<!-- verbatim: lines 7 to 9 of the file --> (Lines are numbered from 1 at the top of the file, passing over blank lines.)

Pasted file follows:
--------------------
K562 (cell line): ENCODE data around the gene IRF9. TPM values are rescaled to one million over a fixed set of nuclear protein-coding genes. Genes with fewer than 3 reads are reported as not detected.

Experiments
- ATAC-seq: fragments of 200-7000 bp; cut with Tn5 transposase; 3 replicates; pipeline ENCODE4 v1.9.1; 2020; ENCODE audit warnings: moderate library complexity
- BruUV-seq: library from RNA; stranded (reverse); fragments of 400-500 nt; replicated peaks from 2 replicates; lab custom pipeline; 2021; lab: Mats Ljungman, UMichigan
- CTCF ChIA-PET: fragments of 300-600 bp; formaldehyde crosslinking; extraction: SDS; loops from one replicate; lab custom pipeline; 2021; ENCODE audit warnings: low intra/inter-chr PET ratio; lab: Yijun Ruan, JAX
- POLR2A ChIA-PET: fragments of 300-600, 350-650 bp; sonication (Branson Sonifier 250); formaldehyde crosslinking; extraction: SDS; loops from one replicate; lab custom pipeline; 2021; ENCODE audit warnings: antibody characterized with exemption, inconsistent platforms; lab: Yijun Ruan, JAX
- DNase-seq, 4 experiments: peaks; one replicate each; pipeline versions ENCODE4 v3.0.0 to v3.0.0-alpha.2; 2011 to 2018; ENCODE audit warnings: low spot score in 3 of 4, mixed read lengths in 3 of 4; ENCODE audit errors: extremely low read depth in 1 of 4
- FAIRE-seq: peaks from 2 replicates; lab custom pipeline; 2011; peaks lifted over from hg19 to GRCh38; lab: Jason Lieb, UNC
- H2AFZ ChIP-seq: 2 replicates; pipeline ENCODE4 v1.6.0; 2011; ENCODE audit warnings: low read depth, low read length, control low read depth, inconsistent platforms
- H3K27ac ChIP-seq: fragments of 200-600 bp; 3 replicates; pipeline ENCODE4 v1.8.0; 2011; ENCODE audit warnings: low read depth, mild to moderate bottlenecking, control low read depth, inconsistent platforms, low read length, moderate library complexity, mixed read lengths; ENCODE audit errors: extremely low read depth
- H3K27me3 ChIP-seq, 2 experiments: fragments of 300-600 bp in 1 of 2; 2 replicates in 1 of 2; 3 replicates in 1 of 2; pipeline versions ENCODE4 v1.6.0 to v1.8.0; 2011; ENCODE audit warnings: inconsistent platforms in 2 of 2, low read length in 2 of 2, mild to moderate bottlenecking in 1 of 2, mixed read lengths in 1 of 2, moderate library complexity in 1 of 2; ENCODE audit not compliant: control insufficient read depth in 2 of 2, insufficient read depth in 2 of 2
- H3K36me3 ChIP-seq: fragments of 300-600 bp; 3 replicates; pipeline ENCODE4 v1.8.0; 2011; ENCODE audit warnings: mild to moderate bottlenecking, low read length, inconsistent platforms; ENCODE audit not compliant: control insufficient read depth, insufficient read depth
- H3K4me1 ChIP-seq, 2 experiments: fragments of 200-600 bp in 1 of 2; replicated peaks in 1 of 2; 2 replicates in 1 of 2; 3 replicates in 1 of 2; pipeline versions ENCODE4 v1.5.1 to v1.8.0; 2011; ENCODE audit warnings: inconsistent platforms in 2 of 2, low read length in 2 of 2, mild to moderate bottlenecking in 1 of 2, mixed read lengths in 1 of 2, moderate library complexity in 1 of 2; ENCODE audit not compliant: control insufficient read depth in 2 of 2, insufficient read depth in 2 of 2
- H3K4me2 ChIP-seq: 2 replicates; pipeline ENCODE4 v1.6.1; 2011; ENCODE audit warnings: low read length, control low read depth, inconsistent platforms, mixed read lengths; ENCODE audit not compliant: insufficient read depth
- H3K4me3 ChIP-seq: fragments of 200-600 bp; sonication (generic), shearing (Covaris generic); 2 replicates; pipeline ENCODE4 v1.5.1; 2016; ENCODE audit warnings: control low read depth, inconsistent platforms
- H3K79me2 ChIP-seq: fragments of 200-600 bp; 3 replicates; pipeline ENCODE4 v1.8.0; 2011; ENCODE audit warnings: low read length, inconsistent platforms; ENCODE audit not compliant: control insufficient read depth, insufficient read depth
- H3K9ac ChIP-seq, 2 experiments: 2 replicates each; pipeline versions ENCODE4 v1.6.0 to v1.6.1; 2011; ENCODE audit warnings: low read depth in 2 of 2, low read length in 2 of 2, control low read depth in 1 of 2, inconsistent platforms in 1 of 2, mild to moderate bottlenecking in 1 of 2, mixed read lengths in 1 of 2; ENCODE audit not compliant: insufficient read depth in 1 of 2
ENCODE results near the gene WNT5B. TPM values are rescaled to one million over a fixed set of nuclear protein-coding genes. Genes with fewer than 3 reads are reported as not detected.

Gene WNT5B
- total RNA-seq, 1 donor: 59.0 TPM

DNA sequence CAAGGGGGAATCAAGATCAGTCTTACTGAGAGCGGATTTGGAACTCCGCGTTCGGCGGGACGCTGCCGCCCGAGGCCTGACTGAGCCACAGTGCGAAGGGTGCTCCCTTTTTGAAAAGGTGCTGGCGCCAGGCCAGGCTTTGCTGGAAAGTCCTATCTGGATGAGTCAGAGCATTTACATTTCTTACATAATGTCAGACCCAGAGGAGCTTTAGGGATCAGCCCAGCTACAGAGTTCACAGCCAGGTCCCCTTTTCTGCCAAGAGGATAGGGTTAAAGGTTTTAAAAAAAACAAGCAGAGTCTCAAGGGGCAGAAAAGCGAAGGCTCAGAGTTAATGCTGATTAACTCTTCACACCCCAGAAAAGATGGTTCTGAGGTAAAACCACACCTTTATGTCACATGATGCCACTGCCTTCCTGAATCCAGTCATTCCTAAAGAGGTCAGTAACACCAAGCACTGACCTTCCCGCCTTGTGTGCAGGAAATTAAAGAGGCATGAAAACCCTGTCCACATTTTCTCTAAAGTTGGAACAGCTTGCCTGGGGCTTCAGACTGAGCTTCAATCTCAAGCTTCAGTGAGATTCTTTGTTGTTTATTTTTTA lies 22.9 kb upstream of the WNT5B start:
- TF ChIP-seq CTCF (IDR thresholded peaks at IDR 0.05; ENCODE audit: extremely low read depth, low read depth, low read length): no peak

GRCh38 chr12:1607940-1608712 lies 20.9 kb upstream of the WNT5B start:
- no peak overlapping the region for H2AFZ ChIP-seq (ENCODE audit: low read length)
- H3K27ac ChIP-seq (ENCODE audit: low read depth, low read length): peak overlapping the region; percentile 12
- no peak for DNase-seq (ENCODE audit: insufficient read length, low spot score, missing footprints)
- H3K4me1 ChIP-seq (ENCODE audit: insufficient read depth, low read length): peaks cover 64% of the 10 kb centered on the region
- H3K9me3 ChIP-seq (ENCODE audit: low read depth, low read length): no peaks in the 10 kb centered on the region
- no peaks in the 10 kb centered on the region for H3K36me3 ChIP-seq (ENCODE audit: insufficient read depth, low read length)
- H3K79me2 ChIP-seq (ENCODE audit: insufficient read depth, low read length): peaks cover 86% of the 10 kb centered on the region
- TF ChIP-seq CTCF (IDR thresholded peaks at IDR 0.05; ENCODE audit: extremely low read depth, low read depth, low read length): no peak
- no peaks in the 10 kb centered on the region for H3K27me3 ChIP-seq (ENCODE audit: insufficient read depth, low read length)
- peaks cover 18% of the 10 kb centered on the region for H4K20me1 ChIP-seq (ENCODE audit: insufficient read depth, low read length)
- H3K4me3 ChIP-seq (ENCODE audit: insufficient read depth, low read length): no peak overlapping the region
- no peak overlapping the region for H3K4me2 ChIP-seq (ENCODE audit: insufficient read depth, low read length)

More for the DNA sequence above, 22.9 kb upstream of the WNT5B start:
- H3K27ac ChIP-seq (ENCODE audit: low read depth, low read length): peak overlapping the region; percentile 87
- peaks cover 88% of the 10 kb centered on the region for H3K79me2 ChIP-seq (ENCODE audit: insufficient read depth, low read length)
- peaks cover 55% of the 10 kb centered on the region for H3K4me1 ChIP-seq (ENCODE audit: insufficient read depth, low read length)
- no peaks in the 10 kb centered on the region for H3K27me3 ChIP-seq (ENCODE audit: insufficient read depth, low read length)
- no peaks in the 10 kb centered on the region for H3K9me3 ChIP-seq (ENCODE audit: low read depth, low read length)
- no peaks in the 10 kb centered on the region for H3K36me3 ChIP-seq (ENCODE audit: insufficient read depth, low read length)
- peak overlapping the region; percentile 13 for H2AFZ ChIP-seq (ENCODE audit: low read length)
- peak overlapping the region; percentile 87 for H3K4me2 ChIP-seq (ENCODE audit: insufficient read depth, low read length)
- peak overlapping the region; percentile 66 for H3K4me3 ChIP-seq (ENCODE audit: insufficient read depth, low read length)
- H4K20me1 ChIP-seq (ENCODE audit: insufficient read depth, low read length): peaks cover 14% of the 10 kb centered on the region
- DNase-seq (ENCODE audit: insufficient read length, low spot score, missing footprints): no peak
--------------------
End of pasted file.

- DNase-seq, 4 experiments: peaks; one replicate each; pipeline versions ENCODE4 v3.0.0 to v3.0.0-alpha.2; 2011 to 2018; ENCODE audit warnings: low spot score in 3 of 4, mixed read lengths in 3 of 4; ENCODE audit errors: extremely low read depth in 1 of 4
- FAIRE-seq: peaks from 2 replicates; lab custom pipeline; 2011; peaks lifted over from hg19 to GRCh38; lab: Jason Lieb, UNC
- H2AFZ ChIP-seq: 2 replicates; pipeline ENCODE4 v1.6.0; 2011; ENCODE audit warnings: low read depth, low read length, control low read depth, inconsistent platforms